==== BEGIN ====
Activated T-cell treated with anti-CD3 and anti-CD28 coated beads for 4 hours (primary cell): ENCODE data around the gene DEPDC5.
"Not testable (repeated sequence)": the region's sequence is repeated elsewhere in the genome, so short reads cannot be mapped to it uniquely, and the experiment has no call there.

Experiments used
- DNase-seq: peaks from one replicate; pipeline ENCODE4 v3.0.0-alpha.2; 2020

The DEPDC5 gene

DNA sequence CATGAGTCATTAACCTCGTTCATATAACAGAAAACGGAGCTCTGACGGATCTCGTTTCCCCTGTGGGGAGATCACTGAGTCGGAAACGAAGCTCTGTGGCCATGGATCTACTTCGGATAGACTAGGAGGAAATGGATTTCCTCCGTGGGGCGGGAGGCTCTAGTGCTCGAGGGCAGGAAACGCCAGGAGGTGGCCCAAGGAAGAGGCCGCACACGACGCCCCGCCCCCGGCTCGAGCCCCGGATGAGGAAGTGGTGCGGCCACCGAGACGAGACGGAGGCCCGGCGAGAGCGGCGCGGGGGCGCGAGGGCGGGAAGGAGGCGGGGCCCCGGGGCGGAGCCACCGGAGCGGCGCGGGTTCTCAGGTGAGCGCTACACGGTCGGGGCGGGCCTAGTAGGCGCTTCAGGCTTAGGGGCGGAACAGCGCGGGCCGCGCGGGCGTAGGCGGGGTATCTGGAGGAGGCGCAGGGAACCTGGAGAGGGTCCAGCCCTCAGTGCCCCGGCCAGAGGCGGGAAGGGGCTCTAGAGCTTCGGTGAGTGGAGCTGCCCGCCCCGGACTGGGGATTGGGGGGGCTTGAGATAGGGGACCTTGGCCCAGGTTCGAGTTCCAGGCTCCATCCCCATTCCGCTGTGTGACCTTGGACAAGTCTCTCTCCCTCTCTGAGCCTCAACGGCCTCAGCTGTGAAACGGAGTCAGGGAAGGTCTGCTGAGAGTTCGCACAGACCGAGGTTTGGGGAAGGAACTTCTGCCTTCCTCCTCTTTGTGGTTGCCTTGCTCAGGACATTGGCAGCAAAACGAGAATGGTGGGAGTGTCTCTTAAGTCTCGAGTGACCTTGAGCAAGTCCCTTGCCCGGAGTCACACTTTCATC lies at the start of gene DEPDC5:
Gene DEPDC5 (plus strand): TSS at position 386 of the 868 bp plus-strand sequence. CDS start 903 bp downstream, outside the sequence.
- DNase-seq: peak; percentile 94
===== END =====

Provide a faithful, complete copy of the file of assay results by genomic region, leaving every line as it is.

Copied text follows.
Activated T-cell treated with anti-CD3 and anti-CD28 coated beads for 4 hours (primary cell): ENCODE data around the gene DEPDC5.
"Not testable (repeated sequence)": the region's sequence is repeated elsewhere in the genome, so short reads cannot be mapped to it uniquely, and the experiment has no call there.

Experiments used
- DNase-seq: peaks from one replicate; pipeline ENCODE4 v3.0.0-alpha.2; 2020

The DEPDC5 gene

DNA sequence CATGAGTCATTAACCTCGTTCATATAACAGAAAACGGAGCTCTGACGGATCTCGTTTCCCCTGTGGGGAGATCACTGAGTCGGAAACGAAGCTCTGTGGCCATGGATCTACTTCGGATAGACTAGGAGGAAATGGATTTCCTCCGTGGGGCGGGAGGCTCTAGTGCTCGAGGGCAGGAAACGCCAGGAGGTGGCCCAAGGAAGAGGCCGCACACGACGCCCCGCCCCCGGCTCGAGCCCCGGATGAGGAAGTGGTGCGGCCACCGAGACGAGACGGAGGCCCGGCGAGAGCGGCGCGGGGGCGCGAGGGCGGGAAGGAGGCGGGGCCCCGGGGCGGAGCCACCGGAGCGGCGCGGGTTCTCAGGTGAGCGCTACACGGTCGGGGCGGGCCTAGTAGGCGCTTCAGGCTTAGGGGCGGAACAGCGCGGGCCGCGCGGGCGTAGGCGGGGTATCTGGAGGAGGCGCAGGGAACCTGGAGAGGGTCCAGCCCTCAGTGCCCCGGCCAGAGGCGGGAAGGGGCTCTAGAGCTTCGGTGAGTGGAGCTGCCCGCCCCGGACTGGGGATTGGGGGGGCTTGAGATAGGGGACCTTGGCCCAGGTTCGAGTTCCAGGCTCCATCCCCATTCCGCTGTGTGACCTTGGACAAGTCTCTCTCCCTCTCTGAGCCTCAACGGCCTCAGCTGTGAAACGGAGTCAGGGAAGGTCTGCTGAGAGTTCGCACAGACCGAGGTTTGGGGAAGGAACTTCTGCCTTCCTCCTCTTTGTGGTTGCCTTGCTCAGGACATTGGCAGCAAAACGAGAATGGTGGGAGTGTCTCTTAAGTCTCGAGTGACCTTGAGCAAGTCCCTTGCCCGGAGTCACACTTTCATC lies at the start of gene DEPDC5:
Gene DEPDC5 (plus strand): TSS at position 386 of the 868 bp plus-strand sequence. CDS start 903 bp downstream, outside the sequence.
- DNase-seq: peak; percentile 94